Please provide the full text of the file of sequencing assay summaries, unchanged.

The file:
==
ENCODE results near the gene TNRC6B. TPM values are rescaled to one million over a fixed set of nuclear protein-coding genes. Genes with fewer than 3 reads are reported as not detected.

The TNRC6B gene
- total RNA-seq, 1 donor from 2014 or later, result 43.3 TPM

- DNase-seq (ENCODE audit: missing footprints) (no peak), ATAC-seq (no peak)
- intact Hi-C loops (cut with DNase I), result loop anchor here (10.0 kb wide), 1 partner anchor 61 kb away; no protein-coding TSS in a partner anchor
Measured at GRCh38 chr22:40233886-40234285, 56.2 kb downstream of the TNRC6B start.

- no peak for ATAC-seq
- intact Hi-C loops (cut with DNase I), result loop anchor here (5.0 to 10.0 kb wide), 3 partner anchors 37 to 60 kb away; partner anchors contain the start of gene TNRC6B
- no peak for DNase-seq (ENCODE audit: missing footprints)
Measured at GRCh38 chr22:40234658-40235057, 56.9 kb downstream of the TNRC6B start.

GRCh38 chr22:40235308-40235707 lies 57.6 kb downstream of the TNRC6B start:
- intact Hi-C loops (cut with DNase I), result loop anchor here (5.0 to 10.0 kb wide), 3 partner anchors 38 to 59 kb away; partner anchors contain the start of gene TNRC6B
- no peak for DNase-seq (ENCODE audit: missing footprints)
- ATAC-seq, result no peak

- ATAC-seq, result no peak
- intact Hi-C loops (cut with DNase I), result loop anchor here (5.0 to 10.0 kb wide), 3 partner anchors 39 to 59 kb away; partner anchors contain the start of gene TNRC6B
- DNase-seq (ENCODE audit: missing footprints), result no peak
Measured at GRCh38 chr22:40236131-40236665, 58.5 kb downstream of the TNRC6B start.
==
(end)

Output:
ENCODE results near the gene TNRC6B. TPM values are rescaled to one million over a fixed set of nuclear protein-coding genes. Genes with fewer than 3 reads are reported as not detected.

The TNRC6B gene
- total RNA-seq, 1 donor from 2014 or later, result 43.3 TPM

- DNase-seq (ENCODE audit: missing footprints) (no peak), ATAC-seq (no peak)
- intact Hi-C loops (cut with DNase I), result loop anchor here (10.0 kb wide), 1 partner anchor 61 kb away; no protein-coding TSS in a partner anchor
Measured at GRCh38 chr22:40233886-40234285, 56.2 kb downstream of the TNRC6B start.

- no peak for ATAC-seq
- intact Hi-C loops (cut with DNase I), result loop anchor here (5.0 to 10.0 kb wide), 3 partner anchors 37 to 60 kb away; partner anchors contain the start of gene TNRC6B
- no peak for DNase-seq (ENCODE audit: missing footprints)
Measured at GRCh38 chr22:40234658-40235057, 56.9 kb downstream of the TNRC6B start.

GRCh38 chr22:40235308-40235707 lies 57.6 kb downstream of the TNRC6B start:
- intact Hi-C loops (cut with DNase I), result loop anchor here (5.0 to 10.0 kb wide), 3 partner anchors 38 to 59 kb away; partner anchors contain the start of gene TNRC6B
- no peak for DNase-seq (ENCODE audit: missing footprints)
- ATAC-seq, result no peak

- ATAC-seq, result no peak
- intact Hi-C loops (cut with DNase I), result loop anchor here (5.0 to 10.0 kb wide), 3 partner anchors 39 to 59 kb away; partner anchors contain the start of gene TNRC6B
- DNase-seq (ENCODE audit: missing footprints), result no peak
Measured at GRCh38 chr22:40236131-40236665, 58.5 kb downstream of the TNRC6B start.